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Trump wanted U.S. generals to be more like Nazi commanders in WWII, upcoming book says

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According to an excerpt of a forthcoming book about Donald Trump's presidency, Trump had expressed to former White House Chief of Staff John Kelly, at right, an admiration for German military commanders during World War II. File Photo by Andrew Harrer/UPI | <a href="/News_Photos/lp/fe8eda8fd7d272bee6cf0331b16c735f/" target="_blank">License Photo</a>
According to an excerpt of a forthcoming book about Donald Trump's presidency, Trump had expressed to former White House Chief of Staff John Kelly, at right, an admiration for German military commanders during World War II. File Photo by Andrew Harrer/UPI | License Photo

Aug. 8 (UPI) -- Former President Donald Trump had wanted his military generals to be more like the commanders in Nazi Germany during World War II, according to an excerpt released on Monday from a forthcoming book.

The excerpt from The Divider: Trump in the White House, 2017-2021 was published by The New Yorker. The book is scheduled for release in September.

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According to the book, Trump at one time had asked John Kelly, a retired Marine Corps general serving as his White House chief of staff, why generals in the United States military can't be "like the German generals."

When Kelly reportedly asked Trump to specify which generals he meant, the former president responded, "The German generals in World War II."

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According to the excerpt, Kelly tried to inform Trump that Adolf Hitler's generals tried to kill him at least three times -- to which Trump said, "No, no, no, they were totally loyal to him."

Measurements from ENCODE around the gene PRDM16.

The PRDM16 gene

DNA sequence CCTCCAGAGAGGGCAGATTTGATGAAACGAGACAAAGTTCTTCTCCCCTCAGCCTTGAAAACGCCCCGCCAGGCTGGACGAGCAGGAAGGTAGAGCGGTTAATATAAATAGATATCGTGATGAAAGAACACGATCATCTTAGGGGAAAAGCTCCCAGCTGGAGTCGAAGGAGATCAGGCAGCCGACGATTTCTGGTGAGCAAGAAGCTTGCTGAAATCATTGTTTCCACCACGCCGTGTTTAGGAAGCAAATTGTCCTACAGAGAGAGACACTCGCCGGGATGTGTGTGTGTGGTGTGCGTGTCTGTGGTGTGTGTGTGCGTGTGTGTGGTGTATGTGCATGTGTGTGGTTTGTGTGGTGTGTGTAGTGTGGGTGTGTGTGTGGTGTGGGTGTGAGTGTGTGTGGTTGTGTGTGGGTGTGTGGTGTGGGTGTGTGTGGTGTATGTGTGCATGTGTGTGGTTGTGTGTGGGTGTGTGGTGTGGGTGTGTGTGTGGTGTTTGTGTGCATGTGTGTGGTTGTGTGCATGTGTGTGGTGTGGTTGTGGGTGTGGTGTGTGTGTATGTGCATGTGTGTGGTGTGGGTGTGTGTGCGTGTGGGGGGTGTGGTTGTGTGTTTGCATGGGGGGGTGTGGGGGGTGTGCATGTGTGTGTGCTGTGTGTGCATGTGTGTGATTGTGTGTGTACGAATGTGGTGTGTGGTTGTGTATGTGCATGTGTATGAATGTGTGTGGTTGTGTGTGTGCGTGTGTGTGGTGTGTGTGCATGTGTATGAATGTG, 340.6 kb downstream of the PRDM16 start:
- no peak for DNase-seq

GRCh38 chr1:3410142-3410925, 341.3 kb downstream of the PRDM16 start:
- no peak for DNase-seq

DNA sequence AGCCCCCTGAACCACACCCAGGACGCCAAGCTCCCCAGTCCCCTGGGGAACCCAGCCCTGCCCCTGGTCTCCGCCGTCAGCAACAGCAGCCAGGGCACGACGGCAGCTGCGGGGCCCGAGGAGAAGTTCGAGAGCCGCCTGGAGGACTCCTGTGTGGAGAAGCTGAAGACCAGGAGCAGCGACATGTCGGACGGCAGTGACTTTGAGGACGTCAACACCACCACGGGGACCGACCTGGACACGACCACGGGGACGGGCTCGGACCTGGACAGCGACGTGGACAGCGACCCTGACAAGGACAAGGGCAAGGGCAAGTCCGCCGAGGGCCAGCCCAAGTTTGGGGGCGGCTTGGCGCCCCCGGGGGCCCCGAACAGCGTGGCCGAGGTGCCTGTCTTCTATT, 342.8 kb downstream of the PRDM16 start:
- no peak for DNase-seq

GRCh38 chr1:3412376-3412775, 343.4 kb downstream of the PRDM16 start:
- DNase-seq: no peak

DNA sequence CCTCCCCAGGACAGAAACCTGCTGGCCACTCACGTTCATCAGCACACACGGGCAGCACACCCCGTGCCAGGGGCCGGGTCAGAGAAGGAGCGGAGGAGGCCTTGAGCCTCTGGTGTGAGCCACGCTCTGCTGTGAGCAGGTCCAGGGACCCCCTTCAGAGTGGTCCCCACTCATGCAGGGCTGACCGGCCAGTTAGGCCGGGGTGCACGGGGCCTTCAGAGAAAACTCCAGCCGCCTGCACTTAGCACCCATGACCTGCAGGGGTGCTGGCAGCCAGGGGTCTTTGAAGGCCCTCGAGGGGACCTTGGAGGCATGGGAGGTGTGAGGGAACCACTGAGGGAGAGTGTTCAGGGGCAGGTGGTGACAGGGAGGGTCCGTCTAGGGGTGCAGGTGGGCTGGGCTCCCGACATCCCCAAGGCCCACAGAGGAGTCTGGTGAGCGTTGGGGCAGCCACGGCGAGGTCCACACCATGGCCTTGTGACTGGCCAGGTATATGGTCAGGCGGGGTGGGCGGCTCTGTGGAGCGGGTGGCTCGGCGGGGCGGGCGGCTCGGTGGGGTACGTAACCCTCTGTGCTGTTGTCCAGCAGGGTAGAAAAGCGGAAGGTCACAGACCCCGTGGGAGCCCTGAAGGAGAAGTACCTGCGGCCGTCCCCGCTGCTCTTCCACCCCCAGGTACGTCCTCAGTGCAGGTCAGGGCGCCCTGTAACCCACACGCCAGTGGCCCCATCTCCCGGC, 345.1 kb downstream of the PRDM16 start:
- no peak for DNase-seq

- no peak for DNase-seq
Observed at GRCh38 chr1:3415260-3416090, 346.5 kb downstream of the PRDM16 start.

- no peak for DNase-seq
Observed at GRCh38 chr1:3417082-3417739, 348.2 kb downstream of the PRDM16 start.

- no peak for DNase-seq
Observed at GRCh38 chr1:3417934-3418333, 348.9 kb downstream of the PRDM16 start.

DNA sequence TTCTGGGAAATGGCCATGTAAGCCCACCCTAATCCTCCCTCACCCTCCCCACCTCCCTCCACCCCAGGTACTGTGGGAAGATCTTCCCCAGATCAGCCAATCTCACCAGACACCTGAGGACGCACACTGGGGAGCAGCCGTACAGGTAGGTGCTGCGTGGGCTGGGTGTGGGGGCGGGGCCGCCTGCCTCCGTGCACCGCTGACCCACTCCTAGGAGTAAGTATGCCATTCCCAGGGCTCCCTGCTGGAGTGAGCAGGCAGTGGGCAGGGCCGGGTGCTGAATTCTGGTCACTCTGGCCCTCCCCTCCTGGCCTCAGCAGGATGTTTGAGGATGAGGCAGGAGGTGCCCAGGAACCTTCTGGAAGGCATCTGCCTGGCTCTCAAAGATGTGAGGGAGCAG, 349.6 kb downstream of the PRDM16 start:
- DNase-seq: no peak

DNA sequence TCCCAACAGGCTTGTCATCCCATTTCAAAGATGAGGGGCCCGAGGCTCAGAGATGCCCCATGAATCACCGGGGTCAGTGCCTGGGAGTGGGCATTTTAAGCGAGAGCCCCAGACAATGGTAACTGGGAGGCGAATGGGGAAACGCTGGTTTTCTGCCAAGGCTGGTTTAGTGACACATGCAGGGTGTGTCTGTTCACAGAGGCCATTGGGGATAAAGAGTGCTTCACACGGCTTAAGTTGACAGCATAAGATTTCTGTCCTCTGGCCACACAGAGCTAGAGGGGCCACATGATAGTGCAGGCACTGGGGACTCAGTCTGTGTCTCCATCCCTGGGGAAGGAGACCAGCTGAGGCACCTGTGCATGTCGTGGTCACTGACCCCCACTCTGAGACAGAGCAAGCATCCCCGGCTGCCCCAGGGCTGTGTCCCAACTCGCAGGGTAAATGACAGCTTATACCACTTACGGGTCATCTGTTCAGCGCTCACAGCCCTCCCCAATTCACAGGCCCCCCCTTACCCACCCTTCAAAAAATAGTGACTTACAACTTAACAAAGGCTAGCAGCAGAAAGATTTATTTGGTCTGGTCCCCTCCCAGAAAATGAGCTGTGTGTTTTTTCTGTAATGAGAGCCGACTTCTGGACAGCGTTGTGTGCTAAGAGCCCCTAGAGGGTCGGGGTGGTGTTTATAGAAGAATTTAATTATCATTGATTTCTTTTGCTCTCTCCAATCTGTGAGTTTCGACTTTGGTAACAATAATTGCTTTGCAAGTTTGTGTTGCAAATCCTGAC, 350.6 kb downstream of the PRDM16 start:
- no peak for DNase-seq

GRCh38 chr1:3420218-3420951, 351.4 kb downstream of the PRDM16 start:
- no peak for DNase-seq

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In a statement provided to the book's authors, journalists Peter Baker and Susan Glasser, Trump asserted that his generals "were very untalented people."

"Once I realized it, I did not rely on them, I relied on the real generals and admirals within the system," he said.

President Donald Trump and first lady Melania Trump visit the Pentagon in Arlington, Va., on the 18th anniversary of the September 11 terrorist attacks on September 11, 2019. File Photo by Kevin Dietsch/UPI

Trump derided the American military and its leaders in other portions of the book excerpt, earning pushback from top generals in the Pentagon.

When Trump asked for his generals to throw a massive military parade for the Fourth of July in 2018, according to the excerpt, then-Defense Secretary James Mattis told him that he would "rather swallow acid."

The parade was later pushed back to 2019 and ultimately never happened, due to concerns about the cost -- about $100 million -- and damage it might do to city streets in Washington.

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A few months before he was defeated by Joe Biden in the 2020 election, Trump had stirred controversy by supposedly calling American troops who died in war "suckers" and "losers." The forthcoming book also notes that during the discussions about a military parade, Trump said he didn't want injured veterans to be a part of it.

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"Look, I don't want any wounded guys in the parade," Trump told Kelly. "This doesn't look good for me."

Kelly, who served for decades in the Marine Corps, was quick to respond.

"Those are the heroes," he answered Trump. "In our society, there's only one group of people who are more heroic than they are -- and they are buried over in Arlington [National Cemetery]."

Later there was an Oval Office discussion about the military parade between Trump, Kelly and U.S. Air Force Gen. Paul Selva, who grew up overseas in Portugal. Selva, who was also vice chairman of the Joint Chiefs of Staff, was asked by Trump for his opinion.

"I didn't grow up in the United States, I actually grew up in Portugal," Selva said. "Portugal was a dictatorship and parades were about showing the people who had the guns.

"It's what dictators do."

The Divider: Trump in the White House, 2017-2021 is scheduled to go on sale Sept. 20.

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